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Discussion Starter #1
.....a warning on the instrument panel???? Walking up to the V, I noticed one tire had a slightly larger radial tire “bulge”........sure enough, it has 20 psi. 2 tires have 35 psi and one tire has 34.5 psi.
 

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.....a warning on the instrument panel???? Walking up to the V, I noticed one tire had a slightly larger radial tire “bulge”........sure enough, it has 20 psi. 2 tires have 35 psi and one tire has 34.5 psi.
When I had a nail through one of my tires I didn't get a warning until I started driving the car.
 

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.....a warning on the instrument panel???? Walking up to the V, I noticed one tire had a slightly larger radial tire “bulge”........sure enough, it has 20 psi. 2 tires have 35 psi and one tire has 34.5 psi.
It registers when in motion i believe when it sees a variance.
Maybe yours isnt calibrated or wasnt after a rotation so didnt flag the change?

When i put my si rims on the wheel shop put like 44psi in mine, it was like cement blocks but never threw any codes on dash.
Then i adjusted did the reset and went on highway just to know myself that it was done right
 

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When I had a nail through one of my tires I didn't get a warning until I started driving the car.
Same experience.

The TPMS in these new gen5s uses a passive monitoring system.. which detects differences in the speed of the wheels turning. So.. until the tires are spinning and the system monitors some threshold of difference among the tires... TPMS won't alert. My experience is this newer TPMS will fire off when the tire is ~8lbs low... but again.. the tires need to spin for a minute or two for the sensor system to fire.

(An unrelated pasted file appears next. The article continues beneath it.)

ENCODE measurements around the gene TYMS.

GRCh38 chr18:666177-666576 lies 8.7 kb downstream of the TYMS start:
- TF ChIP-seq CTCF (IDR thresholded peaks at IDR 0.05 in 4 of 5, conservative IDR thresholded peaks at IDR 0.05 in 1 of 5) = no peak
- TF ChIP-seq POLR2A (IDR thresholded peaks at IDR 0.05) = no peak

The downside though is you can get a false TPMS alert if road conditions cause one or more tires to move at significantly different rotation speeds (had this happen one time about a month after I acquired my 2017 CRV).

Unlike earlier generation vehicles...there are no longer sensors behind the tire fill valve.. which is why it is important to periodically do a re-calibration of the TPMS system, particularly if you changed any tire pressure during periodic maintenance. On the plus side.. no need to have to replace valve sensors when you get new tires either. :)
 

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Discussion Starter #5
Devils in the details.......I should have said when walking up to the V “in the parking lot”, I noticed what appeared be a low tire. Driving home (about 3 miles), I then pulled into the garage, grabbed my digital tire gauge and found 1 tire 15 psi lower than the other 3 tires. Maybe I haven’t driven far enough......but then again, I don’t know long the tire has been low either. I checked pressures a month ago, after the new wheels were mounted.

Do the external Honda sensors go bad???? I’ve replaced all 5 internal sensors on our ‘09 RAV4.☹
 

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Devils in the details.......I should have said when walking up to the V “in the parking lot”, I noticed what appeared be a low tire. Driving home (about 3 miles), I then pulled into the garage, grabbed my digital tire gauge and found 1 tire 15 psi lower than the other 3 tires. Maybe I haven’t driven far enough......but then again, I don’t know long the tire has been low either. I checked pressures a month ago, after the new wheels were mounted.

Do the external Honda sensors go bad???? I’ve replaced all 5 internal sensors on our ‘09 RAV4.☹
The TPMS system on the 5TH GEN CR-V uses the ABS sensors to determine the variable between the 4 wheels rotation seeds. I would hope that these don't actually "go bad" !!!